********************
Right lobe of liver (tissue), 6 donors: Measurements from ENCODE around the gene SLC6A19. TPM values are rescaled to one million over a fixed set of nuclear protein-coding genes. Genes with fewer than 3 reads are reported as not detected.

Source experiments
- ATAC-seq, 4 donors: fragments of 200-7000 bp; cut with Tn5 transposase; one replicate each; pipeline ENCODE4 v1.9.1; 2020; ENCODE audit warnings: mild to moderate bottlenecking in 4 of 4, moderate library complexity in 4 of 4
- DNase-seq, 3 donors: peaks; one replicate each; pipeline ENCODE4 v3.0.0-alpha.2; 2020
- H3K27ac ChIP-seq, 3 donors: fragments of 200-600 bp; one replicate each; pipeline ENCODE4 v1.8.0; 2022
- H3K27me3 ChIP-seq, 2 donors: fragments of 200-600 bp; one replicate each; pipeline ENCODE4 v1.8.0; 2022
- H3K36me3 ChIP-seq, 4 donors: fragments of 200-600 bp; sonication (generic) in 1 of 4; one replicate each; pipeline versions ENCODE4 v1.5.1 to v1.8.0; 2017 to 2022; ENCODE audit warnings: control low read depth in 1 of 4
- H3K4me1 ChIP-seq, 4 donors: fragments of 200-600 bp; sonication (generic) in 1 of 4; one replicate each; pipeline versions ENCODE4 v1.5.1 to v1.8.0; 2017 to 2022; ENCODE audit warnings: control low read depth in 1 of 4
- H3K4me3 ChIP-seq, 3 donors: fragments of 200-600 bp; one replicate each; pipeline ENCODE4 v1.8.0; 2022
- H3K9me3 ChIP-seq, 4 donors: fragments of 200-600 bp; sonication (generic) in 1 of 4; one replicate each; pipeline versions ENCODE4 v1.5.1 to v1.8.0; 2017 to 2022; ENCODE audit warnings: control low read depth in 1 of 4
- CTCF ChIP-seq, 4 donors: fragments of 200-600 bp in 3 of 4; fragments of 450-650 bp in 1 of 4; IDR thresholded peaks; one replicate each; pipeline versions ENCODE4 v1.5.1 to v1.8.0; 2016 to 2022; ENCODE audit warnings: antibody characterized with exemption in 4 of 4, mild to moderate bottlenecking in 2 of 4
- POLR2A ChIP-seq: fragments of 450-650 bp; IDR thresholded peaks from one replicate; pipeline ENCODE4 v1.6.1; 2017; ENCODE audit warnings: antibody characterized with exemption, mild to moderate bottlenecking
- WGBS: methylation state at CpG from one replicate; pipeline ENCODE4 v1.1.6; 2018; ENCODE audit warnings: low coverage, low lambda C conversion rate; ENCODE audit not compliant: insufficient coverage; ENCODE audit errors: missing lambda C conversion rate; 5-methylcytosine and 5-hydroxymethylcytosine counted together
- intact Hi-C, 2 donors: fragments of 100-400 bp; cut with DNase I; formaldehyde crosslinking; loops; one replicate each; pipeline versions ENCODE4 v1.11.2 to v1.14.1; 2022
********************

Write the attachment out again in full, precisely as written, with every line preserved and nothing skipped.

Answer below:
Right lobe of liver (tissue), 6 donors: Measurements from ENCODE around the gene SLC6A19. TPM values are rescaled to one million over a fixed set of nuclear protein-coding genes. Genes with fewer than 3 reads are reported as not detected.

Source experiments
- ATAC-seq, 4 donors: fragments of 200-7000 bp; cut with Tn5 transposase; one replicate each; pipeline ENCODE4 v1.9.1; 2020; ENCODE audit warnings: mild to moderate bottlenecking in 4 of 4, moderate library complexity in 4 of 4
- DNase-seq, 3 donors: peaks; one replicate each; pipeline ENCODE4 v3.0.0-alpha.2; 2020
- H3K27ac ChIP-seq, 3 donors: fragments of 200-600 bp; one replicate each; pipeline ENCODE4 v1.8.0; 2022
- H3K27me3 ChIP-seq, 2 donors: fragments of 200-600 bp; one replicate each; pipeline ENCODE4 v1.8.0; 2022
- H3K36me3 ChIP-seq, 4 donors: fragments of 200-600 bp; sonication (generic) in 1 of 4; one replicate each; pipeline versions ENCODE4 v1.5.1 to v1.8.0; 2017 to 2022; ENCODE audit warnings: control low read depth in 1 of 4
- H3K4me1 ChIP-seq, 4 donors: fragments of 200-600 bp; sonication (generic) in 1 of 4; one replicate each; pipeline versions ENCODE4 v1.5.1 to v1.8.0; 2017 to 2022; ENCODE audit warnings: control low read depth in 1 of 4
- H3K4me3 ChIP-seq, 3 donors: fragments of 200-600 bp; one replicate each; pipeline ENCODE4 v1.8.0; 2022
- H3K9me3 ChIP-seq, 4 donors: fragments of 200-600 bp; sonication (generic) in 1 of 4; one replicate each; pipeline versions ENCODE4 v1.5.1 to v1.8.0; 2017 to 2022; ENCODE audit warnings: control low read depth in 1 of 4
- CTCF ChIP-seq, 4 donors: fragments of 200-600 bp in 3 of 4; fragments of 450-650 bp in 1 of 4; IDR thresholded peaks; one replicate each; pipeline versions ENCODE4 v1.5.1 to v1.8.0; 2016 to 2022; ENCODE audit warnings: antibody characterized with exemption in 4 of 4, mild to moderate bottlenecking in 2 of 4
- POLR2A ChIP-seq: fragments of 450-650 bp; IDR thresholded peaks from one replicate; pipeline ENCODE4 v1.6.1; 2017; ENCODE audit warnings: antibody characterized with exemption, mild to moderate bottlenecking
- WGBS: methylation state at CpG from one replicate; pipeline ENCODE4 v1.1.6; 2018; ENCODE audit warnings: low coverage, low lambda C conversion rate; ENCODE audit not compliant: insufficient coverage; ENCODE audit errors: missing lambda C conversion rate; 5-methylcytosine and 5-hydroxymethylcytosine counted together
- intact Hi-C, 2 donors: fragments of 100-400 bp; cut with DNase I; formaldehyde crosslinking; loops; one replicate each; pipeline versions ENCODE4 v1.11.2 to v1.14.1; 2022